Connecting the Dots Between Global Risks


By iMFdirect

Finance ministers and central bank governors from around the world, gathering at the Spring Meetings of the IMF and World Bank in Washington last week, identified a slew of continued and emerging risks to the global economy, including higher food and fuel prices, the disaster in Japan, unrest in the Middle East, lingering unemployment in parts of the world, and the risk of overheating in some dynamic emerging markets.

With the recovery solidifying but still fragile, ministers put the spotlight on how to strengthen the IMF’s surveillance—its economic assessment and analysis—to help countries take the action needed to address risks and avoid future crises. Continue reading

Avoiding Another Year of Living Dangerously: Time to Secure Financial Stability


By José Viñals

In various guises, the “Year of Living Dangerously” has been used to describe the global financial crisis, the policy response to the crisis, and its aftermath.

But, we’ve slipped well beyond a year and the financial system is still flirting with danger. Durable financial stability has, so far, proven elusive.

Financial stability risks may have eased, reflecting improvements in the economic outlook and continuing accommodative policies. But those supportive policies—while necessary to restart the economy—have also masked serious, underlying financial vulnerabilities that need to be addressed as quickly as possible. Continue reading

Macroprudential Policy—Filling the Black Hole


By José Viñals

When the global financial system was thrown into crisis, many policymakers were shocked to discover a gaping hole in their policy toolkit.

They have since made significant progress in developing macroprudential policy measures aimed at containing system-wide risks in the financial sector. Yet progress has been uneven. Greater efforts are needed to transform this policy patchwork into an effective crisis-prevention toolkit.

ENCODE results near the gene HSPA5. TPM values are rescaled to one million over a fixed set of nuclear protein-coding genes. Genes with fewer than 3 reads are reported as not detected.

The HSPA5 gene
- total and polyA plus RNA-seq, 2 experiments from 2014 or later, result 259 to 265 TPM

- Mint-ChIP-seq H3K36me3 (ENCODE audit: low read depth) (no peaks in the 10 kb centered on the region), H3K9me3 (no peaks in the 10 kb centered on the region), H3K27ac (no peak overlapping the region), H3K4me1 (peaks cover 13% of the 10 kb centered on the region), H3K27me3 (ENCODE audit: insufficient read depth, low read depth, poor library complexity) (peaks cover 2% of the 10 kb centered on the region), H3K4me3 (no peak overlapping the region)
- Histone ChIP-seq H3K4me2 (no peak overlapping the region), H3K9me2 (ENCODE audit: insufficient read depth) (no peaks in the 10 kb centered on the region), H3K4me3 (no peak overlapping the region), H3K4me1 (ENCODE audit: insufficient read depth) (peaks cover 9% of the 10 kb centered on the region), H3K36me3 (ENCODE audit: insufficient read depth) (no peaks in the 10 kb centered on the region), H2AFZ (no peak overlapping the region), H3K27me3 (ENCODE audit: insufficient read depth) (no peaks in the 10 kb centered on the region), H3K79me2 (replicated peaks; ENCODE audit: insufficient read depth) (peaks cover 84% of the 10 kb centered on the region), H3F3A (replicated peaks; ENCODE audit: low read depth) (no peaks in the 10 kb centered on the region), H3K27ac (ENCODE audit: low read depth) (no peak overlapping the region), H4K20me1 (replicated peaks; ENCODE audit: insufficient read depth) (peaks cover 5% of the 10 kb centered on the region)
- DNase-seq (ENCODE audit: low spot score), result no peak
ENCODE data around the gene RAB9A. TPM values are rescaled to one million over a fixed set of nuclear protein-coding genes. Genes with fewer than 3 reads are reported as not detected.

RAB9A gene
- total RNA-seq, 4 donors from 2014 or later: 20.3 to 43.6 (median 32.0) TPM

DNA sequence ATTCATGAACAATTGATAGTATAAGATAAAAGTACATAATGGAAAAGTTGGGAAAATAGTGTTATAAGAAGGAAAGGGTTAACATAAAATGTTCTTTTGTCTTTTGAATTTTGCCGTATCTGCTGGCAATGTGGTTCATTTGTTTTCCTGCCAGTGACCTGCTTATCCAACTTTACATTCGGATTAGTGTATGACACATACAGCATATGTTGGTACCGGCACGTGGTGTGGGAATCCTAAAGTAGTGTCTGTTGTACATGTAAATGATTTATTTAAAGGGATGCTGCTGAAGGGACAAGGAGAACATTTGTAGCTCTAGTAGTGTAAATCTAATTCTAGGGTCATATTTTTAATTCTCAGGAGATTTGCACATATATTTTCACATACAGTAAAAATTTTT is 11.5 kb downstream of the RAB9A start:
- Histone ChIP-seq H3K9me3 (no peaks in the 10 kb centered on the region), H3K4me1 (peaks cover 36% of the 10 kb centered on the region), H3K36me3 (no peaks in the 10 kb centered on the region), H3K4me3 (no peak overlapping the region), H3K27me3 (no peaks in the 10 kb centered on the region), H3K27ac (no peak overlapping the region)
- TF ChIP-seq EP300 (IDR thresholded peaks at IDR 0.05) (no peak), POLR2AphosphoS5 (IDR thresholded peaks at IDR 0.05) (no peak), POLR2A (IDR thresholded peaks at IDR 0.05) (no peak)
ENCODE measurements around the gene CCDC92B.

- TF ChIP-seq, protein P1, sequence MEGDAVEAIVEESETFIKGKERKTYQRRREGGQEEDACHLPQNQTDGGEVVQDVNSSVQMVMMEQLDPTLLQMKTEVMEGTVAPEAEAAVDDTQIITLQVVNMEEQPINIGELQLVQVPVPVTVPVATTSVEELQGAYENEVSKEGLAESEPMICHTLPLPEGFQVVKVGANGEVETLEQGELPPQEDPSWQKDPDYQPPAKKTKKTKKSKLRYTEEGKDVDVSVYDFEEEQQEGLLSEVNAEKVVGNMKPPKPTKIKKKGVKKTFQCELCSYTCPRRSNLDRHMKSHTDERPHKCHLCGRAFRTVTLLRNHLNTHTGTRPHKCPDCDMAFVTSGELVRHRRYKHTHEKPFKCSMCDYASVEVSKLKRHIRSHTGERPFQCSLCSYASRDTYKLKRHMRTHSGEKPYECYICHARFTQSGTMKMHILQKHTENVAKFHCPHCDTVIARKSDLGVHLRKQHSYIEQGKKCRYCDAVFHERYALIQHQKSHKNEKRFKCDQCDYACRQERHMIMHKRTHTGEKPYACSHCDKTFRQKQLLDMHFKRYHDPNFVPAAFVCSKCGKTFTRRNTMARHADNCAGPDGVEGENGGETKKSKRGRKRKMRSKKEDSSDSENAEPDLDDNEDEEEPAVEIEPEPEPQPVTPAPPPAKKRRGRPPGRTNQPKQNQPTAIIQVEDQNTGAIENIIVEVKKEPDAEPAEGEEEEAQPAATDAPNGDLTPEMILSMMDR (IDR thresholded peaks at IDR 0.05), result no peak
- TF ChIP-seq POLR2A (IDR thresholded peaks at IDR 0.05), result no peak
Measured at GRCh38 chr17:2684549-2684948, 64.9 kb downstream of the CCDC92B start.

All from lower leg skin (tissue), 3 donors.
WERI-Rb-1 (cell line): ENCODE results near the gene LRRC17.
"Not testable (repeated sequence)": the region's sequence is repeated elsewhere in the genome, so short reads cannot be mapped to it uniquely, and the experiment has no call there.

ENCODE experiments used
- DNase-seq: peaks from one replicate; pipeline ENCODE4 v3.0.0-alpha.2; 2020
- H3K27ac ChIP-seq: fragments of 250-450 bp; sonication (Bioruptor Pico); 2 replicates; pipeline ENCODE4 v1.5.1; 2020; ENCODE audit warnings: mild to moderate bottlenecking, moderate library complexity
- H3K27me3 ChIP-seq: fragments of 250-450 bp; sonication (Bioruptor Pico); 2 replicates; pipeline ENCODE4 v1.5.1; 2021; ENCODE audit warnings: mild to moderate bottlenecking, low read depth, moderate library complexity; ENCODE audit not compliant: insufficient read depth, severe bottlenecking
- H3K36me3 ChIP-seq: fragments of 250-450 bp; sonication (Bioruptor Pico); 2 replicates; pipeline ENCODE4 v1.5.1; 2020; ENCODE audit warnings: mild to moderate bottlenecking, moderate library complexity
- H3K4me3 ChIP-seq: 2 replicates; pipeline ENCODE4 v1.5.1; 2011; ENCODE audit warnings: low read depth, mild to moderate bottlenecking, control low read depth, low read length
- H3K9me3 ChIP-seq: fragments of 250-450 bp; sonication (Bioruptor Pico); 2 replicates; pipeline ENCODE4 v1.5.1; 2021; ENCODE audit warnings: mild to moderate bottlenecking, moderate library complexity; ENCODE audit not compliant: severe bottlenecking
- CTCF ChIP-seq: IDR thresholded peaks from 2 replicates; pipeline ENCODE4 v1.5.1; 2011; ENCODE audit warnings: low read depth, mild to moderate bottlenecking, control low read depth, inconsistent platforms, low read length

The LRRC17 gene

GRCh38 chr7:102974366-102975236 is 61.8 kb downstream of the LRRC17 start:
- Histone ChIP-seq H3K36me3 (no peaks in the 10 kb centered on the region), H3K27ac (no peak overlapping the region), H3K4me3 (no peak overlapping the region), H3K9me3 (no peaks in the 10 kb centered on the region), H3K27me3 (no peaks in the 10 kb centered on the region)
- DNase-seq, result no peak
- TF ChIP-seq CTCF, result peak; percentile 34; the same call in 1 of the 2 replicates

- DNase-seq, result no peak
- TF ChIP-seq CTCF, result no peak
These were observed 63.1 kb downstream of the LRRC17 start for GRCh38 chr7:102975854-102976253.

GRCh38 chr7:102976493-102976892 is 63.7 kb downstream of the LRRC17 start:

Given the enormous economic and human cost of the recent financial debacle, I strongly believe that we cannot afford to miss this opportunity for substantial reform. Continue reading

Reducing the Chance of Pulling the Plug on Liquidity


By Jeanne Gobat

The near collapse of the financial system that set off the global crisis was due in part to financial institutions suddenly lacking access to funding markets, and liquidity drying-up across securities markets.

Many financial institutions were unable to roll over or obtain short term funding without sustaining significant losses. This threatened to sink them.

Financial institutions did not factor in how their own responses to a liquidity shortfall could make the entire system shut down and less stable—that is, they underestimated their contribution to systemic liquidity risk in good times, and did not bear the cost of their actions on others in bad times.

It only takes a few institutions to pull the plug on a liquidity-filled bathtub before it runs dry, and the central bank needs to open the spigots again. Continue reading

Who’s Talking About the Future of Macroeconomic Policies


By iMFdirect

Open, wide-ranging, and balanced discussion. For Olivier Blanchard—and co-hosts David Romer, Michael Spence & Joseph Stiglitz—that was the goal of last month’s conference at the IMF on the future of macroeconomic policies after the global financial crisis. And it is exactly what they got.

The crisis was a wakeup call for theorists and policymakers… Economic models, policy tools, and how they are applied need to catch up with changes in the global economic and financial system.

 You’ve heard here about views from the conference, but there’s plenty of discussion going on outside the IMF. Here’s a snapshot…. Continue reading

South Africa’s Unemployment Puzzle


By Abebe Aemro Selassie